Warley Infant School


Name Warley Infant School
Website http://www.warleyinfants.co.uk
Ofsted Inspection Rating Good
Inspection Date 12 November 2014
Address Bleakhouse Road, Oldbury, West Midlands, B68 9DS
Phone Number 01214222886
Type Primary
Age Range 3-7
Religious Character Does Not Apply
Gender Mixed
Number of Pupils 198 (47% boys 53% girls)
Number of Pupils per Teacher 20.9
Local Authority Sandwell
Percentage Free School Meals 21.2%
Percentage English is Not First Language 18.2%

Information about this school

The school is smaller than most primary schools. The school’s part-time nursery operates in the mornings and afternoons. The school also offers some extended services, including ‘Warley Little Sunshines’ for children aged 0 to 5 years. This provision is managed by the governing body but is separately inspected. Around 65% of pupils are from White British backgrounds and the remaining pupils are from various minority ethnic backgrounds. Very few pupils are at an early stage of learning English as an additional language. The proportion of disadvantaged pupils supported by the pupil premium, which is additional funding for pupils previously known to be eligible for free school meals and those in local authority care, is below average at 16%. At around 5%, the proportion of disabled pupils and those who have special educational needs is well below average. Nearly all of these pupils are in Key Stage 1. The school has experienced some instability in staffing in the Early Years Foundation Stage in the last two years. The previous headteacher retired in July 2014 and a new headteacher is taking up post in January 2015. The deputy headteacher and the assistant headteacher are currently fulfilling the roles of headteacher and deputy headteacher. The assistant headteacher assumed responsibility for the Early Years Foundation Stage in September 2014.

Summary of key findings for parents and pupils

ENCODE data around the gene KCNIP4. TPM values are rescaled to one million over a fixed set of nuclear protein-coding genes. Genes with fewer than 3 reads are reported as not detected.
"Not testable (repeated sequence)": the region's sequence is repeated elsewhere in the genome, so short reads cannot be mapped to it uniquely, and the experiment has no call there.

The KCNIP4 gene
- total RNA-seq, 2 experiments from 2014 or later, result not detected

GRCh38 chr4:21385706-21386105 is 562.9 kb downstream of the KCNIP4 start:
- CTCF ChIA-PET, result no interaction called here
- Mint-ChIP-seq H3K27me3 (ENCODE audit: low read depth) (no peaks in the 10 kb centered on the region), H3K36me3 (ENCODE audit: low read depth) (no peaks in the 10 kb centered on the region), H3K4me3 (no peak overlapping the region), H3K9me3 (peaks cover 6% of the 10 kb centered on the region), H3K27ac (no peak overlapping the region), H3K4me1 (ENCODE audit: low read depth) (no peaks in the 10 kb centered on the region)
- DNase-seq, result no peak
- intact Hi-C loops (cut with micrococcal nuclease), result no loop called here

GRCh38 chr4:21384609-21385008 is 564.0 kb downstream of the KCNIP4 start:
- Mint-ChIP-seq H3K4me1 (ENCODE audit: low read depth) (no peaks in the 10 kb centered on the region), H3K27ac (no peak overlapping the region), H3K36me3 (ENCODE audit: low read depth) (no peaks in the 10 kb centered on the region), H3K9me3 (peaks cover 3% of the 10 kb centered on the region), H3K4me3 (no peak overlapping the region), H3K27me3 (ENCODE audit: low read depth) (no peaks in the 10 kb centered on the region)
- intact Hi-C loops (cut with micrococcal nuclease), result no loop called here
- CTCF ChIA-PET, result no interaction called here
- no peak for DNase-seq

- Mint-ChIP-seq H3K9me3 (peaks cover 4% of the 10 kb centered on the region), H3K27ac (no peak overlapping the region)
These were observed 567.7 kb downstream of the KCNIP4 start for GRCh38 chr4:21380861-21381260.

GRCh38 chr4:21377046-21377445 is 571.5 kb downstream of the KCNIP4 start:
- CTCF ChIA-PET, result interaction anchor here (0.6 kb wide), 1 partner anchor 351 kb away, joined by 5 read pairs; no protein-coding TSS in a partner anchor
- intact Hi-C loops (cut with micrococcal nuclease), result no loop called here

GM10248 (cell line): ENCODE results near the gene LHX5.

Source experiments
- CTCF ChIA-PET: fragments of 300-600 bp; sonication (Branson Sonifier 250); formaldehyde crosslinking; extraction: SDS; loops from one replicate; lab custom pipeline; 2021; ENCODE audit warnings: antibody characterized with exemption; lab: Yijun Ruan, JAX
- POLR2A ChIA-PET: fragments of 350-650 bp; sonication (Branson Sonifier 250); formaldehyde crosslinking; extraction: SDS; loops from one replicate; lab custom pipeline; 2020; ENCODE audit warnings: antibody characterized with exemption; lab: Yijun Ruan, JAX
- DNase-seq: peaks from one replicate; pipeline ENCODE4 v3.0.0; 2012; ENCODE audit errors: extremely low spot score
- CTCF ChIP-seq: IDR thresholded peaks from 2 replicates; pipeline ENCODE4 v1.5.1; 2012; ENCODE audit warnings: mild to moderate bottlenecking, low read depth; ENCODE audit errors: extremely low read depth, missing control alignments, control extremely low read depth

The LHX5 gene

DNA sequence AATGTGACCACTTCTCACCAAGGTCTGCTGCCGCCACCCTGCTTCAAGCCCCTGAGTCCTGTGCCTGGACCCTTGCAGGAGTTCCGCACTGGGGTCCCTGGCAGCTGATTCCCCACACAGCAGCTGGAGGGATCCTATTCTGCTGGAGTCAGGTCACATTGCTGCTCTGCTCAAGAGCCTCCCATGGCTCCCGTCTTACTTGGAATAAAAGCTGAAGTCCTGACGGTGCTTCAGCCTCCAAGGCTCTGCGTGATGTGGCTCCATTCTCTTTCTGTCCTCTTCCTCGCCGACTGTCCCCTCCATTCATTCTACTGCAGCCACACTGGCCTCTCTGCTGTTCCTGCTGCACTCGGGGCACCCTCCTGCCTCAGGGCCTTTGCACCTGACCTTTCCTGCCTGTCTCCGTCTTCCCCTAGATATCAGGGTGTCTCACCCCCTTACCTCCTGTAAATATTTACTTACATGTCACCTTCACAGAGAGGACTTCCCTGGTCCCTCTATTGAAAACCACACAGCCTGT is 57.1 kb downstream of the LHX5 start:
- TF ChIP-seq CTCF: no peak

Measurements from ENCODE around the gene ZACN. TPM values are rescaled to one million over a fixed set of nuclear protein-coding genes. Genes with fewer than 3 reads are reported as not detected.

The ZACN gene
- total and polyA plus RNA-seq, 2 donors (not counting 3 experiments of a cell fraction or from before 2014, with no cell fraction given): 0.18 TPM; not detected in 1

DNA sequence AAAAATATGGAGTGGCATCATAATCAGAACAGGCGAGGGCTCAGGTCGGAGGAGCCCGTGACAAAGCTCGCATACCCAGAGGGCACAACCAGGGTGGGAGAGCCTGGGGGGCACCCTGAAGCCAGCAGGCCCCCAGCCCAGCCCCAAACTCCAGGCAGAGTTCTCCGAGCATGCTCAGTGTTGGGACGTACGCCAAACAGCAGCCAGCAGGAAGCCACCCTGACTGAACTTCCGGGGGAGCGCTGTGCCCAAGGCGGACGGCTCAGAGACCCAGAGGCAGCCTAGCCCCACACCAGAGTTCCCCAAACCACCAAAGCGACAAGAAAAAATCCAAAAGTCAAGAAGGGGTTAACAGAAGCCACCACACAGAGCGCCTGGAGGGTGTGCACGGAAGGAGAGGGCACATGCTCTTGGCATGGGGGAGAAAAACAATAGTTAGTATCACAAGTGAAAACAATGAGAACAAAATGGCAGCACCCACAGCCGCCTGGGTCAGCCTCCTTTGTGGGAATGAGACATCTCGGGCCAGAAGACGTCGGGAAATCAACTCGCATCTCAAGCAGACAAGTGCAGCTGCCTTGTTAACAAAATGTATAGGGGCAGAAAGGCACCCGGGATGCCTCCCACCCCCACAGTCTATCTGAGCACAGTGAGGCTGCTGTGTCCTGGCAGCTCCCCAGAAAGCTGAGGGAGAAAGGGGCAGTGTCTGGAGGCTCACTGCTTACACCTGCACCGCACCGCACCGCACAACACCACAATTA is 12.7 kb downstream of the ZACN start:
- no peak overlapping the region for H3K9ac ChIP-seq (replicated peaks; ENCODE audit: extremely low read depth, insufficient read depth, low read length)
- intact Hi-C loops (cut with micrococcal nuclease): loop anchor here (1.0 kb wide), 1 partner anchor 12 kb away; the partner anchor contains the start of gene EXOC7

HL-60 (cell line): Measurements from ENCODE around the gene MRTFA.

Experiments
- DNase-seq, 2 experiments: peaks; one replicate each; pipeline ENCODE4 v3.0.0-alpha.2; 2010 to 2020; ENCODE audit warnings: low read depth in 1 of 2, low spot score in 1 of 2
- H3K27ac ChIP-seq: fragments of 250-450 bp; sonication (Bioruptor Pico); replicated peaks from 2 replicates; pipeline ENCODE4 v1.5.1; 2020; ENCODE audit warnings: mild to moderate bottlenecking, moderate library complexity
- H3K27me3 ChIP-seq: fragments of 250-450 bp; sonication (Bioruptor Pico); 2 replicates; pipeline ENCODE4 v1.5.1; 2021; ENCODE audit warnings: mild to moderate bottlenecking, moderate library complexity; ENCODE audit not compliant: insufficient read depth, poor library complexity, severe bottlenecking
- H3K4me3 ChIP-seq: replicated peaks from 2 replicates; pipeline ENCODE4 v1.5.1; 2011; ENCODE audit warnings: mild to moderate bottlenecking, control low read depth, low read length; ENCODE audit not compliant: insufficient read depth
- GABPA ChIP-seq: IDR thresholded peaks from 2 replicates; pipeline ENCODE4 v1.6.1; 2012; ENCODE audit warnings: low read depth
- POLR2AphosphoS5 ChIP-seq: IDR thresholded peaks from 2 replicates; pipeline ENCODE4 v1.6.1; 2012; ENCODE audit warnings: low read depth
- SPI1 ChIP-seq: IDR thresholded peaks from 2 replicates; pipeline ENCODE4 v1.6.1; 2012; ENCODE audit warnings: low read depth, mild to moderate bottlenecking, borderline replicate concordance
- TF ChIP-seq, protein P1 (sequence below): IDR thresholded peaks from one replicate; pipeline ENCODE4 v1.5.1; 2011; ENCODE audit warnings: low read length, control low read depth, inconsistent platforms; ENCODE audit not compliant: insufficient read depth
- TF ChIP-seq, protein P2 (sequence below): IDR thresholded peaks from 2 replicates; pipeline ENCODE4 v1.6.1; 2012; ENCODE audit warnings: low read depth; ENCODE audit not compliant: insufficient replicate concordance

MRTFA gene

This is a good school. Leaders ensure that pupils achieve well over Key Stage 1, particularly in reading. Standards in reading and in mathematics were above average in 2014. Disabled pupils and those who have special educational needs receive skilled support and make outstanding progress. Leaders and governors work very effectively to close gaps in attainment for disadvantaged pupils. Leaders have used training and coaching arrangements well to improve teaching in Key Stage 1. Teachers, teaching assistants and other adults work well together to help pupils make good progress. Teaching is mostly good. Teachers guide pupils’ learning in lessons well. They plan lessons which interest pupils and they successfully encourage them to work hard. Pupils behave well. They cooperate with each other well during work and play. They know that they are treated fairly and that their contributions to school life are valued. Systems for ensuring pupils’ safety and well-being in school are very effective. It is not yet an outstanding school because : Children in Nursery and Reception do not achieve as well as they should. The management of data and checks on their progress have not been sharp enough to direct teaching. Teachers sometimes do not have high enough expectations for the quality of work the most-able pupils carry out in writing. Boys do not achieve as well as girls in writing. Teachers do not ensure that boys are as involved as the girls in asking and answering questions and this leaves the boys less well prepared for their writing tasks.